He paused for effect, and in his eyes, Eddie could see just about any drink he’d ever had, every line he’d ever leaned over to snort, and any needle he’d ever pushed into his arm.  It was all there, as plain as day, the bleary-eyed stare of a man consumed by every addiction he’d ever had the misfortune to meet. 

              But there was something else there, too.  Some secret.  Some sort of unspoken knowledge.

              “What is it?” Eddie asked.  “You do you have?”

              The kid smiled then, the most honest and confident smile Eddie had ever seen.

              “I can never die,” Johnny said.  “Ever.”

              “What are you talking about?”

              “Nothing can kill me.”

              “So, you’re saying, if I were to drag you out into the alley right now, out behind the bar, and put a couple of bullets in you . . . what, you’d be okay?”

              Johnny nodded.  He reached out again and finished his drink and then he spent a long couple of minutes eyeballing Eddie’s full glass.  Finally, when the message was received, when he could see the weight of Johnny’s need, Eddie nodded and pushed his glass across the table.                    

             “Yeah, here.”

              The kid winked at him and drained that glass, too.    

              And looking at him, in the bar’s unflattering light, Eddie started to see things he hadn’t seen before.  Despite the bushy eyebrows and the great eyelids, despite all the good looks, this kid had to be hurting.  There were deep circles under his eyes, and when the lights hit him just right, when he turned a certain way, Eddie could see the sunken cheekbones and vacant stare of the final stage junkie.  The guy was just inches away from checking out on his own, in some alley or basement somewhere with a needle in his arm.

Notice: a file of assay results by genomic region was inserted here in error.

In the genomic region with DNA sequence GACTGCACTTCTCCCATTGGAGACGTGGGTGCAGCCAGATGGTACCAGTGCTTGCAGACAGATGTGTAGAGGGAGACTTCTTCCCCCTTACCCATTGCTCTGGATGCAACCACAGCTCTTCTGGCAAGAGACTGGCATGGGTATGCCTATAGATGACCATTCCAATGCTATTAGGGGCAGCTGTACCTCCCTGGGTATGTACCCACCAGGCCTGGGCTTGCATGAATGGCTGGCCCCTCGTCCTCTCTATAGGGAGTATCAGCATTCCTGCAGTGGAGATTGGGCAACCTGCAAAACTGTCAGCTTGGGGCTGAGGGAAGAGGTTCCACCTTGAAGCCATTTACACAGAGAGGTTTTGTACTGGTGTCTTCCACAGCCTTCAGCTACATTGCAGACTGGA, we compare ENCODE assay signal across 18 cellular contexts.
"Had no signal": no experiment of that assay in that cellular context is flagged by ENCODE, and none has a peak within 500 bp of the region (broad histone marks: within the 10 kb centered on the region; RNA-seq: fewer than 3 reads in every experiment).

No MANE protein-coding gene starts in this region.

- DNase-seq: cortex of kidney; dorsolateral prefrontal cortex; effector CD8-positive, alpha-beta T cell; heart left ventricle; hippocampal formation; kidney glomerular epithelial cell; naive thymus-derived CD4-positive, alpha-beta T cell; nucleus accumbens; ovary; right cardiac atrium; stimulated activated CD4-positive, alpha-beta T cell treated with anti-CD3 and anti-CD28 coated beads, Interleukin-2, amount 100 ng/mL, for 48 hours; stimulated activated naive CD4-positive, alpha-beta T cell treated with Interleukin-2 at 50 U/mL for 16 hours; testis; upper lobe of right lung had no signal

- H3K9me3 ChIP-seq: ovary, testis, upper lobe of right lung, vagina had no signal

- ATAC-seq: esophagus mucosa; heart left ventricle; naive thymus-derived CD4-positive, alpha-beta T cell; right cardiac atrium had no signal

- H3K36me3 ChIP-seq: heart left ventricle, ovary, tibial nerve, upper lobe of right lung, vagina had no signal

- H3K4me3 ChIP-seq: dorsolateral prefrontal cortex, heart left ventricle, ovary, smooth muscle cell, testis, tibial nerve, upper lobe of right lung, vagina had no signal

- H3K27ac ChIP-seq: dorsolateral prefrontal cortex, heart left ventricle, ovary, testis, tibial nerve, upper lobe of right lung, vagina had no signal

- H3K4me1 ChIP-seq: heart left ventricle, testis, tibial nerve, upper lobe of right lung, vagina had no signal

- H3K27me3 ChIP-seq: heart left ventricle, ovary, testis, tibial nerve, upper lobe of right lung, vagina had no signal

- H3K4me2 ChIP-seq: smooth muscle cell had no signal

Shit, this guy was in much worse shape than he’d first thought.  This guy was maybe close to the end.

            And yet, the way he moved, the way he talked, the brightness in his stare . . .

            “What are we talking about here?” Eddie asked.

            “Well, I’m not Superman,” Johnny said, “but let’s just say I’m pretty fucking close.”

            “Hate to tell you this, kid, but you sure as hell don’t look it.”

            Johnny lifted one lose-jointed arm and pointed down the hall.  “Come into the can with me then, man, and I’ll prove it to you.”

            It smelled a bit like a trap, but the idea of being alone somewhere with Johnny was just too hard a thing to resist, and so Eddie nodded and followed him into the men’s room.

            And once Johnny showed him what happened if he tried to hurt himself, well, Eddie started to feel like he was hearing the truth.